"Australasian food is the Pacific equivalent of border cuisine, like Tex-Mex in the American Southwest. It is multicultural eating at its best," writes Anya Von Bremzen in the introduction. She and her writing partner John Welchman, who previously collaborated on a James Beard Award winning Russian cookbook, spent the next two years traveling throughout the Pacific Rim region, including a lengthy stay in California, which is awash with many Asian culinary influences.

The hardest part of producing the Terrific Pacific, they write, was deciding which 200 recipes from among the thousands they tested would best capture the cuisine of a region that encompasses dozens of distinctive cultures and spans three continents.

Among the recipes in the book that would be of most interest to shoppers at California farmers markets, where many once-exotic Asian items are now commonplace, include Eggplant in Cilantro Sauce, Asparagus and Snow Peas with Mirin Dressing, Indian Okra Saute and Spicy Tomato Chutney.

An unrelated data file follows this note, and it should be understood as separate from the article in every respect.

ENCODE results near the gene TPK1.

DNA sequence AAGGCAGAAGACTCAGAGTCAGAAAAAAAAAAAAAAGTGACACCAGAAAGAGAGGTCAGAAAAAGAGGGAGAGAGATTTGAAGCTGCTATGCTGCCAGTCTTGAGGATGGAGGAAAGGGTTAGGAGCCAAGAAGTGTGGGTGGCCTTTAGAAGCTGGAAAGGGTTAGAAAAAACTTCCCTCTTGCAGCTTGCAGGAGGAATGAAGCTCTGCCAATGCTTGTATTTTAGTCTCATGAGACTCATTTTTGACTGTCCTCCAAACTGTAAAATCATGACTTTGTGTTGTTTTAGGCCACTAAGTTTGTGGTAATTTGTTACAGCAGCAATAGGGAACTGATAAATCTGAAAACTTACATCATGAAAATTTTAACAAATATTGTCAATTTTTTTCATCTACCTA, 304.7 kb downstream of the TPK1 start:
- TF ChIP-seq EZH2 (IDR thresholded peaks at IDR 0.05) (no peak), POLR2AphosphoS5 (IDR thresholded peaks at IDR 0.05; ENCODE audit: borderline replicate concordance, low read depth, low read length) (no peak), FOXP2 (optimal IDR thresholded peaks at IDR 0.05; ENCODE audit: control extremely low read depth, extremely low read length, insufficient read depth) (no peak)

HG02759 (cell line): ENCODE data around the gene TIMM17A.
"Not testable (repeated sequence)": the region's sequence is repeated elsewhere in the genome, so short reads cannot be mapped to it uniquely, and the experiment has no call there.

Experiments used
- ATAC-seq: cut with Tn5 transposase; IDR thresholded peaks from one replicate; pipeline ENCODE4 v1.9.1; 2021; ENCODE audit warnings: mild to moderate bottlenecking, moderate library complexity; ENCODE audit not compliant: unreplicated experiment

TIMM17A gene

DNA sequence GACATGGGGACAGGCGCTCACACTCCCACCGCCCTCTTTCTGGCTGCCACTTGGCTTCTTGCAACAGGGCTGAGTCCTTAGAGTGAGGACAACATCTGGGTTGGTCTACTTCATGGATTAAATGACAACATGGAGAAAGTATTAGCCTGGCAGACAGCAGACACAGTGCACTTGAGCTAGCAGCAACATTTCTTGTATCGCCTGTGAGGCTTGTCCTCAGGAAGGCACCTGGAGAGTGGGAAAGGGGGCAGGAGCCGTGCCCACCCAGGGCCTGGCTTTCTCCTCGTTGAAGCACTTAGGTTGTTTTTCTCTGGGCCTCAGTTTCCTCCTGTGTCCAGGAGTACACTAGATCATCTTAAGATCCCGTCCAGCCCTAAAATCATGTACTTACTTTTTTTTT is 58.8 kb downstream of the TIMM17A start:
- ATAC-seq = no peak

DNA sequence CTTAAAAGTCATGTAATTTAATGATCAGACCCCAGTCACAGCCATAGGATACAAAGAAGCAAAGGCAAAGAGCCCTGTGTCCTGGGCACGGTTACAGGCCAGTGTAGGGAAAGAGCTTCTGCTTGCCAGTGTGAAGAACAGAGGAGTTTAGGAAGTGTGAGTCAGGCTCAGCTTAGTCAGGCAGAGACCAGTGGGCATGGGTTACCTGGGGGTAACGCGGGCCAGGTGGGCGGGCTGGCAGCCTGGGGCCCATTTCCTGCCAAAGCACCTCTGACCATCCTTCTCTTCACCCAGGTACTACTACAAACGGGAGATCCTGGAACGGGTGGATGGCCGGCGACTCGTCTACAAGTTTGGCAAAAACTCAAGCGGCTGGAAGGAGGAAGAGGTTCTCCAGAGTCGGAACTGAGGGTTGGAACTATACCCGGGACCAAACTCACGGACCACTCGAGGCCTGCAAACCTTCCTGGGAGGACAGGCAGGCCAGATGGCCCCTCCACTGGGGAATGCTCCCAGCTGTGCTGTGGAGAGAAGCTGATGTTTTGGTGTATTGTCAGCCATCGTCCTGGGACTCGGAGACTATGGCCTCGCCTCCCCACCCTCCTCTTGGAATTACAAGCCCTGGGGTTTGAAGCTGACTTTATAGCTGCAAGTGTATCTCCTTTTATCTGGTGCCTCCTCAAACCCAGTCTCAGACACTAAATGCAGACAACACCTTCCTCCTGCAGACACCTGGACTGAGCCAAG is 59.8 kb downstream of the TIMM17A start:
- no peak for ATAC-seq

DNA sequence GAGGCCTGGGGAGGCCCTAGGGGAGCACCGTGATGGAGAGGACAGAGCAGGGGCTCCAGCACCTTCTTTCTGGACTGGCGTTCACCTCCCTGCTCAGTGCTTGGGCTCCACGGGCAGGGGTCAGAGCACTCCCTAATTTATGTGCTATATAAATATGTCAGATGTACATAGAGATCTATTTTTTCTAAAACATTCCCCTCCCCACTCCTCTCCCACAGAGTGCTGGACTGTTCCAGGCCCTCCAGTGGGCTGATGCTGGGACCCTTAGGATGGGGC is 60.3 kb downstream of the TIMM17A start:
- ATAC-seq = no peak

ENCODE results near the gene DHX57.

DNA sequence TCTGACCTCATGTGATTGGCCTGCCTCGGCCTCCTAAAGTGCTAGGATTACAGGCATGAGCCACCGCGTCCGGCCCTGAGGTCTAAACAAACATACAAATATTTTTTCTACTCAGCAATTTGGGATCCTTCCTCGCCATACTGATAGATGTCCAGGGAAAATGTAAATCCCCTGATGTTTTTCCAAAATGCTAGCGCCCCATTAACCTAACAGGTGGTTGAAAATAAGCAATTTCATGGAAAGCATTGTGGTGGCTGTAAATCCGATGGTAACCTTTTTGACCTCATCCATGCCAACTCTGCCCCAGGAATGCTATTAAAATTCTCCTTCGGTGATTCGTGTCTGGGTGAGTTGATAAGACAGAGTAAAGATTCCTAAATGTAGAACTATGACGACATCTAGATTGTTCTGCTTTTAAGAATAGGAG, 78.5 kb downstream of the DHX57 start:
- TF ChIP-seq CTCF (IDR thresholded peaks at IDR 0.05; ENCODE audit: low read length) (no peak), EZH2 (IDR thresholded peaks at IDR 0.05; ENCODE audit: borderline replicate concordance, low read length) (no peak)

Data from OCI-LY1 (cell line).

Patricia Wells at Home in Provence
By Patricia Wells

Patricia Wells Gets Rustic in Provence

Patricia Wells, the restaurant critic for the International Herald Tribune, has lived in Paris since 1980. Several years after moving to Paris, she and her husband bought a farm in Provence, with a 19th Century farmhouse called Chateduc and 10 acres of overgrown orchards and vineyards. The land, itself, and her neighbors in the surrounding countryside and nearby villages were a "living food encyclopedia," and their culinary lore is reflected in the 175 recipes in Patricia Wells at Home in Provence, interspersed with tips about how to select the best fresh produce and illustrated with large, glossy photographs of food ingredients, the Provencal countryside, Chanteduc and the markets, wineries and cheese shops of the region’s villages.